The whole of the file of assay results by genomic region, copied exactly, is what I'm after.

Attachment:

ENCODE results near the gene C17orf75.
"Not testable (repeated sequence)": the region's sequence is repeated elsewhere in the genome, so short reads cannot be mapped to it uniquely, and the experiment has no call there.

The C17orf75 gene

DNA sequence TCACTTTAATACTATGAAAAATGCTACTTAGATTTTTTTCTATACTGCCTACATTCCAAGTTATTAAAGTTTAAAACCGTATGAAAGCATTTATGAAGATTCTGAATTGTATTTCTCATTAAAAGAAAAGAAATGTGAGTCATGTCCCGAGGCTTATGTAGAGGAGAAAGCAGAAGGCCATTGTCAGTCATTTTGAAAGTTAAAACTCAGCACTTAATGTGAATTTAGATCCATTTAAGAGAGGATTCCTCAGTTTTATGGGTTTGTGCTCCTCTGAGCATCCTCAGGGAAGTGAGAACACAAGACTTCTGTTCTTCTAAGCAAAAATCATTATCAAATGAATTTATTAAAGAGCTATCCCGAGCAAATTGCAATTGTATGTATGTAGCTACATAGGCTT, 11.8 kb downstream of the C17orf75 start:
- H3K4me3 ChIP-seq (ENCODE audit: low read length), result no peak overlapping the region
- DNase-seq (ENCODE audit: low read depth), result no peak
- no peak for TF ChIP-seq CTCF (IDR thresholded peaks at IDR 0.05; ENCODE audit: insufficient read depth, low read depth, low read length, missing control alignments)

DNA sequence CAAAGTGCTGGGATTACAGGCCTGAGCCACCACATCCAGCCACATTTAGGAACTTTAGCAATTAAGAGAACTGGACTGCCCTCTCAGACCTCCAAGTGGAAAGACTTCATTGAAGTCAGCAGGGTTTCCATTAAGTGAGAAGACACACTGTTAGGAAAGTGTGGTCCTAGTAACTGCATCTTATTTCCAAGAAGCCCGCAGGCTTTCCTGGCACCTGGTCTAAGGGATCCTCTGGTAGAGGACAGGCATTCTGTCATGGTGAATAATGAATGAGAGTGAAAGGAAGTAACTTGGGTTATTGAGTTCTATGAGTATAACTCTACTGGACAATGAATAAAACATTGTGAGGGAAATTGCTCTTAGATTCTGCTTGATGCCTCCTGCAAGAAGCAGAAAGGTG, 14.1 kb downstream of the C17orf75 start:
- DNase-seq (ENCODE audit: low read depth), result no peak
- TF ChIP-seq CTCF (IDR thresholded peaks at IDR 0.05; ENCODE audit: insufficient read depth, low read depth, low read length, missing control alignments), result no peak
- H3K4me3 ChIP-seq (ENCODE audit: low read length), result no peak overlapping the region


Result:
ENCODE results near the gene C17orf75.
"Not testable (repeated sequence)": the region's sequence is repeated elsewhere in the genome, so short reads cannot be mapped to it uniquely, and the experiment has no call there.

The C17orf75 gene

DNA sequence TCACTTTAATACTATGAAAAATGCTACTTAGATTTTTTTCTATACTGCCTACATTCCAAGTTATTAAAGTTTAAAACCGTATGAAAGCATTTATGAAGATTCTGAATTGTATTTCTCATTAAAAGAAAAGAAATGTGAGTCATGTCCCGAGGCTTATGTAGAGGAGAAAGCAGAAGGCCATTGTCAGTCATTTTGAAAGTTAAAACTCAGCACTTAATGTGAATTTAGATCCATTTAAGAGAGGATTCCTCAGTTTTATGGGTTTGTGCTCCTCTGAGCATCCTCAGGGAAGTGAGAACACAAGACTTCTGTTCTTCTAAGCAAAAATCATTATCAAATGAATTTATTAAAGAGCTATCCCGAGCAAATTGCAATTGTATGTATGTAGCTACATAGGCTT, 11.8 kb downstream of the C17orf75 start:
- H3K4me3 ChIP-seq (ENCODE audit: low read length), result no peak overlapping the region
- DNase-seq (ENCODE audit: low read depth), result no peak
- no peak for TF ChIP-seq CTCF (IDR thresholded peaks at IDR 0.05; ENCODE audit: insufficient read depth, low read depth, low read length, missing control alignments)

DNA sequence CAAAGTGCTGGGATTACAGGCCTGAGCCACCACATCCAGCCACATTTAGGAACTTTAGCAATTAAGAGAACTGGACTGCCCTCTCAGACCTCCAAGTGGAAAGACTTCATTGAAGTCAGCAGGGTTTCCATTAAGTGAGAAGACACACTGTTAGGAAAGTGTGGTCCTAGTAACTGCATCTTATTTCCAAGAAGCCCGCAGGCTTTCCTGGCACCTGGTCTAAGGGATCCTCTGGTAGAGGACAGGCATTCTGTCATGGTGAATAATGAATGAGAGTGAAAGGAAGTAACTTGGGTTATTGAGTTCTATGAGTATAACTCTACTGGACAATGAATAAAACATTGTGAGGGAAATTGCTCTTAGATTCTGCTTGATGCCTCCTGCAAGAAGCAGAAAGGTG, 14.1 kb downstream of the C17orf75 start:
- DNase-seq (ENCODE audit: low read depth), result no peak
- TF ChIP-seq CTCF (IDR thresholded peaks at IDR 0.05; ENCODE audit: insufficient read depth, low read depth, low read length, missing control alignments), result no peak
- H3K4me3 ChIP-seq (ENCODE audit: low read length), result no peak overlapping the region